Home Highlights on Morocco Hirak’s Nasser Zefzafi Nominated for 2018 Sakharov Prize

Hirak’s Nasser Zefzafi Nominated for 2018 Sakharov Prize

Hirak’s Nasser Zefzafi Nominated for 2018 Sakharov Prize

Rabat- The EU Parliament has once again shortlisted Hirak activist Nasser Zefzafi for the Sakharov Prize.

Zefzafi has been shortlisted among five other individual candidates from Germany, Syria, the US, Ukraine, and Canada. Also on the list are a group focusing on Afrikaaner rights in South Africa and NGOs saving refugees and migrants in the Mediterranean.

Established in 1988 in honor of Soviet physicist and dissident Andrei Sakharov, the Sakharov Prize for Freedom of Thought honors individuals and groups of people who have dedicated their lives to the defense of human rights and freedom of thought.

The EU Parliament’s Group of the United Left nominated Zefzafi in hopes that the nomination would “raise the profile” of the Hirak case and “the demands of protesters,” as leftist MP Marie-Christine Vergiat stated.

“With this nomination we want to show our solidarity with the Moroccan people demanding social justice, human rights and dignity … Mr Zefzafi is a spokesperson for the Hirak movement in Morocco’s Rif region. We demand the release of [Hirak] prisoners of conscience,” Vergiat said.

The EU Parliament first nominated Zefzafi for the prize in 2017 after his father, Ahmed Zefzafi, toured Europe to campaign for his release. Moroccan authorities arrested Zefzai more than a year ago, and a court sentenced him to 20 years in prison on June 26, a sentence he is appealing,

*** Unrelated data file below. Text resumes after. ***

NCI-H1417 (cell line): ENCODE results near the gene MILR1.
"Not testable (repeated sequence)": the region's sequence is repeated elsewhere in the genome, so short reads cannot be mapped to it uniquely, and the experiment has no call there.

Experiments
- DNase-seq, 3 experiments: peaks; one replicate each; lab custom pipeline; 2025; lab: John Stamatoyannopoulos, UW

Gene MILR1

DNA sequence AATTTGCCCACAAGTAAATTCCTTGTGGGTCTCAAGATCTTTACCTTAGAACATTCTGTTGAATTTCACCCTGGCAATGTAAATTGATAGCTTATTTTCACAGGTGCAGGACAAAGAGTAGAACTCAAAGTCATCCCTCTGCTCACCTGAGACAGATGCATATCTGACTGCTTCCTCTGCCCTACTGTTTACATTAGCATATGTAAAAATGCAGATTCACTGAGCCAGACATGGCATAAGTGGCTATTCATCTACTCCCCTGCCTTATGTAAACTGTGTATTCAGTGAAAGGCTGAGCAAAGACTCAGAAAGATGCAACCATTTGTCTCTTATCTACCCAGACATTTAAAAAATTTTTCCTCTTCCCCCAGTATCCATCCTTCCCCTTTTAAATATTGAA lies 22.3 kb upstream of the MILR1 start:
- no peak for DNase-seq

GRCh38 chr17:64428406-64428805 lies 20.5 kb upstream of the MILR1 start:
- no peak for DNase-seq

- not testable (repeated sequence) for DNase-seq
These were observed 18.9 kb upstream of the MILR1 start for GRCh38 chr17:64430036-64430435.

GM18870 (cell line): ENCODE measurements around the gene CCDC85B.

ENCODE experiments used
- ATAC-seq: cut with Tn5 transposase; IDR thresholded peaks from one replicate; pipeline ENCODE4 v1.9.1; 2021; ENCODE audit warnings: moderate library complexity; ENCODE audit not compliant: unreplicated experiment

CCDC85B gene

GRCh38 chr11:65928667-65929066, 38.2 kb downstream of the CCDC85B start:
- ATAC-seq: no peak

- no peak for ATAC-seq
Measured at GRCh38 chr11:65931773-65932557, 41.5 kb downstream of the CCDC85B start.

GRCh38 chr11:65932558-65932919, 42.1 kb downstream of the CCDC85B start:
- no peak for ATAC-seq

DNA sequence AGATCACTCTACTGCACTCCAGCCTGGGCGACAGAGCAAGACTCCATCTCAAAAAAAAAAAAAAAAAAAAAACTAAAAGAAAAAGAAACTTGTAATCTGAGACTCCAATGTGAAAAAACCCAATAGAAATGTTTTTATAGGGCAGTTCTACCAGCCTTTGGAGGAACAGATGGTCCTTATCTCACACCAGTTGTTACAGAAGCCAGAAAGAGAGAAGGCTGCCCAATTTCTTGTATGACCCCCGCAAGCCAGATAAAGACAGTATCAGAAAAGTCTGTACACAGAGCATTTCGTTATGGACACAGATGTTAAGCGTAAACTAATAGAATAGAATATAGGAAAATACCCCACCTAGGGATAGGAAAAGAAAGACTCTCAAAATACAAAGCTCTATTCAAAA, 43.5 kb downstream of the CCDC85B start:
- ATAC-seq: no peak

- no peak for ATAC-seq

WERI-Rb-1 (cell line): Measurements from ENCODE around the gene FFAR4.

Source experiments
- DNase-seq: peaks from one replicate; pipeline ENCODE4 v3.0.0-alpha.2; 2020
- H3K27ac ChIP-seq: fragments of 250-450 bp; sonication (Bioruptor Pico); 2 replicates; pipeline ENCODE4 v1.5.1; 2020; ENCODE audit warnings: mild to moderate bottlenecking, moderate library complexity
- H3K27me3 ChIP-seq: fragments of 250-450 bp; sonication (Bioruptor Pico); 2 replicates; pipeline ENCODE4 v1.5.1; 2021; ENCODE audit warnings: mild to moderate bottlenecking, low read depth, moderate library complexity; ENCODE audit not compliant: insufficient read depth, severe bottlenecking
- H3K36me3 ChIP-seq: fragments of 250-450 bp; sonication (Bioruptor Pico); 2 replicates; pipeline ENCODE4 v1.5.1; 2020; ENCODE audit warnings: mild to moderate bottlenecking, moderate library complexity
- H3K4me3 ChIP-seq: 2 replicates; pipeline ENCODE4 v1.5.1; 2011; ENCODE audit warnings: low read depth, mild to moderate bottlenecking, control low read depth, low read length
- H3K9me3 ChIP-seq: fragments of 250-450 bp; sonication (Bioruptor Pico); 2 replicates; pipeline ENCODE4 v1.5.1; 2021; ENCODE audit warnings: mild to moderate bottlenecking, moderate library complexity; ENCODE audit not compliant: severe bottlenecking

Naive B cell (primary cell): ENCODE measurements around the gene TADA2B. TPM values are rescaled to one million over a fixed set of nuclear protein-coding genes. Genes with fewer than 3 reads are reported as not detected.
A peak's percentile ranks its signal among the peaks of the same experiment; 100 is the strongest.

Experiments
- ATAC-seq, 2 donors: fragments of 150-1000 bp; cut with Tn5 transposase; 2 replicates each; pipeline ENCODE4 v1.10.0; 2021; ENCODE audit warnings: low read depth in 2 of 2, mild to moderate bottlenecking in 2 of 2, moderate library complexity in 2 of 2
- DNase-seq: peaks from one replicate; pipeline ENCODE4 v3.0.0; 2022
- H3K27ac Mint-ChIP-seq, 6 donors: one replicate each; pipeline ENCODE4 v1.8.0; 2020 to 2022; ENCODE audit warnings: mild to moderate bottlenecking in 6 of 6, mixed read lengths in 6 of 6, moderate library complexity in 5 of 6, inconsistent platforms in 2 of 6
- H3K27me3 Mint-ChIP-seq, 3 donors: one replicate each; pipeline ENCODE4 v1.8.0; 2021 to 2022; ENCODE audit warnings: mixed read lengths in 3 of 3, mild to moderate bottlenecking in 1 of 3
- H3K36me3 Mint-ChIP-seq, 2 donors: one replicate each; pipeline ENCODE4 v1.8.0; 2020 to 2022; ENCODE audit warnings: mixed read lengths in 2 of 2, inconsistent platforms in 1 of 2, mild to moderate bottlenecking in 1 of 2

Ahmed Zefzafi spoke at the European Parliament to advance the cause of the Hirak Rif and raise awareness of the conditions of his son and others arrested with him.

The parliamentary deputy promised Zefzafi’s father then that he would receive his son Nasser immediately after his release.

In June, a court in Casablanca gave sentences ranging from 1 to 20 years for 54 Hirak Rif activists. Zefzafi and three other activists received 20 years in prison for their participation in “unauthorized” protests.

The Hirak movement began in October 2016 after the death of Mohcine Fikri, a local fishmonger who was crushed to death in a garbage truck while trying to save his goods that had been confiscated by authorities in Al Hoceima.

The incident angered citizens, causing protests across the country, but especially in Al Hoceima province, which condemned Fikri’s death and social disparities in Morocco. Police arrested an estimated 400 activists and protesters involved in the protests in 2016 and 2017.

Protests demanding the freedom of activists

Following the ruling of the Casablanca court, hundreds of Moroccans rallied in protests in cities across the country, including Casablanca, Rabat, and the northern city of Nador, to denounce the “heavy” sentences.

International NGOs and politicians, including Head of Government El Othmani, expressed solidarity with the activists. El Othmani regretted that his government could not intervene in the Hirak Rif case, because the judiciary is an independent authority.

King Mohammed VI pardoned 184 Hirak prisoners on the eve of Eid al-Adha (festival of sacrifice), August 21. Nasser Zefzafi was not one of the pardoned activists.

The Hirak case made international headlines and captured the attention of world leaders.

Dutch Foreign Minister Stef Blok remarked in a press briefing after his April meeting with Minister of Foreign Affairs Nasser Bourita that the Moroccan government “had not been effective in responding to the grievances of the people who took to the streets.”

Blok also presented a report earlier this month to the Dutch Parliament, condemning the Hirak sentences, and commenting on King Mohammed VI’s royal pardon, which excluded Zefzafi.

The critical comments led to conflict, and Nasser Bourita rejected, for the second time, the Dutch “interference” in Morocco’s domestic affairs, summoning the Dutch ambassador to Morocco.

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